Extrapolating from my experience to a generalization about human beings it seems to be that we leap-frog from the remembrances of things past to intimations of things yet to come. What matters about this is that an engagement with the demands of the present moment is neatly sidestepped.
For those unaware of the Church Calendar its Holy Week. For liturgical Christians this is a big deal with liturgies galore culminating in the solemn Triduum cycle. Triduum refers to the Great Three Days of Easter and their marking through a dramatic liturgical enactment of Christ’s Passion and Resurrection.
Many of us were brought-up in traditions that emphasized a kind of sentimental identification with Jesus as he journeyed on the road to the Cross. Again, risking another pesky generalization – we humans find it easy to identify with the drama of Christ’s physical pain, emotional suffering, and spiritual angst. For in our own lives we know well the echo of these states.
All this encourages us towards an interior or psychologically internal identification with Jesus in the events of Holy Week and Easter. In this way we revel in the remembrance of things past, i.e. our identification with the personal suffering of the historic human Jesus. Yet, at the same time we are engrossed in the intimation of things yet to come. For are we not hoping that our emotional and spiritual fidelity with Jesus will fruit into the promise of the future, i.e. eternal life?
The journey from Galilee to Jerusalem as reported in Mark’s Gospel shows Jesus inviting the disciples on a kind of study tour. His focus time and again is on inviting them to understand the nature of the journey they have started. It is a journey through confrontation and death that ushers-in the promise of a new life. This new life is something beyond their imagining. So they fill in the gaps with fantasies of sitting at the right and left hand of Jesus in his glory. They are caught-up in intimations of things yet to come. Because this is presently unimaginable to them they imagine only what they already know.
Jesus, meanwhile is firmly focused in the present moment as moment by moment the tension between him and the Temple Authorities grows. What is going-on in the present moment is much to frightening for the disciples to really contemplate hence their flight into intimations of things yet to come. When this psychological flight fails, they are forced to physically flee, abandoning Jesus to a solitary path.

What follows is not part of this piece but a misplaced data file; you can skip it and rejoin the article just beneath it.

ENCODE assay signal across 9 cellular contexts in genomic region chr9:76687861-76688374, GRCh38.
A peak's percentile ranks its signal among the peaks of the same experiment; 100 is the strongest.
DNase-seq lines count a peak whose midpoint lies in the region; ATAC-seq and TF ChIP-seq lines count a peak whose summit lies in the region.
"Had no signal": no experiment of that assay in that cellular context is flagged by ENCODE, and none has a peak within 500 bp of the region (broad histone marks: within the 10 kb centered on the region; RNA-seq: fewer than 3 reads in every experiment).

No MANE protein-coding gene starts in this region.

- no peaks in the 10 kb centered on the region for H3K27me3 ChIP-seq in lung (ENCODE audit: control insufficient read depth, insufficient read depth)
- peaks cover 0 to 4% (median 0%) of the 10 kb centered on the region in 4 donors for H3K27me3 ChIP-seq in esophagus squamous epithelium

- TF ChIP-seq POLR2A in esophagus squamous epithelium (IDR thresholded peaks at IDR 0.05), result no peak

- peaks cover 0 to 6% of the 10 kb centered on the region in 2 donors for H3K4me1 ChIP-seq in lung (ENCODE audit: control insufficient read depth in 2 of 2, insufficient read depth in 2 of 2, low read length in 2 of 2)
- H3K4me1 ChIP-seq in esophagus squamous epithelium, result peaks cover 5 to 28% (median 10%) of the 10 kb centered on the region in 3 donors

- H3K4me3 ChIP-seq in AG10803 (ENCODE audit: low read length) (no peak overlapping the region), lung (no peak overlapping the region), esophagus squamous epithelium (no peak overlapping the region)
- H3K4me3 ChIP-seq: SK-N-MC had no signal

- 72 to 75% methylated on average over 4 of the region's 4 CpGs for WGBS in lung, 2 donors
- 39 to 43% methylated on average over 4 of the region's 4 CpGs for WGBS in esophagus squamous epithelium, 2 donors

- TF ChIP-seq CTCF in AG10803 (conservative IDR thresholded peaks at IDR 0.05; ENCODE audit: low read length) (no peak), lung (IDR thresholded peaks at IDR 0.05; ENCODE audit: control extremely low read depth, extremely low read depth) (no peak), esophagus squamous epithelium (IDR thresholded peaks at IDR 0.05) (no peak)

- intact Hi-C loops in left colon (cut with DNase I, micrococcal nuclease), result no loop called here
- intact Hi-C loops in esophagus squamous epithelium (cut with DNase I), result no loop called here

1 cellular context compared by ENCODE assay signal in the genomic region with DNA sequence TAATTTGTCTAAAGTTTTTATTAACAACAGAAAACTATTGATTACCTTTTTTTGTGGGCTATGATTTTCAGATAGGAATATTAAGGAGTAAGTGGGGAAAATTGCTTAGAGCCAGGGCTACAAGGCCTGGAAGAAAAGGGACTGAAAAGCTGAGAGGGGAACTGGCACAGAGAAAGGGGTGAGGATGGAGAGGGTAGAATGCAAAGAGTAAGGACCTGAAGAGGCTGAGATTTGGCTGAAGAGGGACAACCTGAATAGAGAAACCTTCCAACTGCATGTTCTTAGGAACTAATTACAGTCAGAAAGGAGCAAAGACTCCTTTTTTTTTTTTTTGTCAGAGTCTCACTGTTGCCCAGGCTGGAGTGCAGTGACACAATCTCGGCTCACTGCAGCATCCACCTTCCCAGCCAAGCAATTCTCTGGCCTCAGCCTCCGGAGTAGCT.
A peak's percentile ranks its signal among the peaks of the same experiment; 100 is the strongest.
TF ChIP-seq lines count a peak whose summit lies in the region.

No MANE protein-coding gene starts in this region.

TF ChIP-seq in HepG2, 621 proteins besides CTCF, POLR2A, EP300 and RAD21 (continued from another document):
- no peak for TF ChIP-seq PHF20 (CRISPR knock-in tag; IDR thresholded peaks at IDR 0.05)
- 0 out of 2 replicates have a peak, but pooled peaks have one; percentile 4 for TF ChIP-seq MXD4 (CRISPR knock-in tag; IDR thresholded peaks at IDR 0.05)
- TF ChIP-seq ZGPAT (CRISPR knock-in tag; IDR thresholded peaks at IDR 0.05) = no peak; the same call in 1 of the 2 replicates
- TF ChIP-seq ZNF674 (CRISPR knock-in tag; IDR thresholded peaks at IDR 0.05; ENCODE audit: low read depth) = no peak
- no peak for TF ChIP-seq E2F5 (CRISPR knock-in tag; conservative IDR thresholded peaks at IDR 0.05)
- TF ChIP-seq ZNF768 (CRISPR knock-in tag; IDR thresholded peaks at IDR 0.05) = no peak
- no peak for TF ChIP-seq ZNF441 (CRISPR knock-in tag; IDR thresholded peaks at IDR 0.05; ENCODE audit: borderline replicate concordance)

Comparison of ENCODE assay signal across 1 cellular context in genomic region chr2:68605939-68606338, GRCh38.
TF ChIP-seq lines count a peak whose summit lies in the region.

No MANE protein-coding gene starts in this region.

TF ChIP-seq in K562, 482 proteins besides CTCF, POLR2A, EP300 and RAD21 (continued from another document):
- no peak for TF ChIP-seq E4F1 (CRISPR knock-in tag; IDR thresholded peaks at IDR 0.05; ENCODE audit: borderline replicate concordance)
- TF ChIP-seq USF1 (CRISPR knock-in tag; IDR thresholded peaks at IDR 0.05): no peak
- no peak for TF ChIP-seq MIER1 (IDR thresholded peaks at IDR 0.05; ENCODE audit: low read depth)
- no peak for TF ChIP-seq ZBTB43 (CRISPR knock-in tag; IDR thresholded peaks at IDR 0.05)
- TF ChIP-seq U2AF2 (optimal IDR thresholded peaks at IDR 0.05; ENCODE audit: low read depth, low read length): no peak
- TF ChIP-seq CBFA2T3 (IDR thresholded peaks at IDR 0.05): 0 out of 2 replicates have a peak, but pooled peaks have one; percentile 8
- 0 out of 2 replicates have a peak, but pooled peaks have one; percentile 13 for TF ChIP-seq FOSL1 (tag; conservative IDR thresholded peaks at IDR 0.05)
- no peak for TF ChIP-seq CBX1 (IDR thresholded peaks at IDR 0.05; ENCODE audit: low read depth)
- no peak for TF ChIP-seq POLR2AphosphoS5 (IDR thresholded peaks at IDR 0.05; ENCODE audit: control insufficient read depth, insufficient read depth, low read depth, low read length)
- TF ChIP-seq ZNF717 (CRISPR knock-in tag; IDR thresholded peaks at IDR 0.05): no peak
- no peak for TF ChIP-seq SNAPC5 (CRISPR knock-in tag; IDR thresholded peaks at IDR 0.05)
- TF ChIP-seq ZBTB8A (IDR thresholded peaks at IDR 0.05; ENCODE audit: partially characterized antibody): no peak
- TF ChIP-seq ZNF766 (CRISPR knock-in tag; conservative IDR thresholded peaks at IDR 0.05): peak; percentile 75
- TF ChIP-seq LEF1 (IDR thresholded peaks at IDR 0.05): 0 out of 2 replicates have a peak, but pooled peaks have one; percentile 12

I have spent much of my life being tempted into wanting my religion to be vacuum-packed against becoming contaminated by the mess of the world. This approach makes things much less scary. A vacuum-packed approach to religion offers an interpretation of the events of Holy Week and Easter in which Jesus is seen as challenging the flawed theology of Temple Judaism. As I take a closer look it seems to me that Jesus’ tension with the Temple Authorities has nothing to do with theology and everything to do with politics. Jesus is not a theological threat. It’s the politics of his message (the in breaking of the Kingdom) that terrifies the religious authorities. It seems that religion can’t be kept separate from politics defined as the way the world works.
As I look around my world of the early 21st century I note a lot of scary things going on. Chief among these many things that scare me is the way a strident, fear-driven Christian voice is increasingly raised in defense of a vacuum-packed religious world view. This is a world view that insulates itself from the societal processes that perpetuate violence and injustice. This fear driven voice echoes the concerns of the Temple Authorities and not the message of the Prophets which culminates in the ministry of Jesus. Confronting and challenging the way power operates in society to the benefit of the few and to the disadvantage of the many is what accompanying Jesus to the foot of the Cross means.
For me, this is all very personal. Identity and identification is all very complex. I am part of systems that oppresses others by virtue of my privilege – a privilege that in my case is rooted in gender, race, and education. Yet, I am also one of those who knows the fear of the violence that can be unleashed when Christians refuse to interrogate their theologically based protection of homophobia.
I catch myself. What I catch myself doing is appearing to promote and image of Jesus as social activist along with an image of myself as potential victim. So as I catch myself I am reminded that the way of confrontation and challenge is none other than the way of love.
Macrina Wiederkehr OSB in her re-imagining of the Divine Office in sevensacredpauses 2008 Sorin Books, quotes a Sufi saying: when the power of love overcomes the love of power then there will be peace on the earth. Following in the Way of the Cross through which God confronts human politics defined as the defense of the world as it is, requires the action of love.
Love in this instance always holds within itself the potential of leading us to becoming an uncomfortable and maybe dangerous challenge to the status quo. The religion Jesus reveals to us offers us no protection from such love.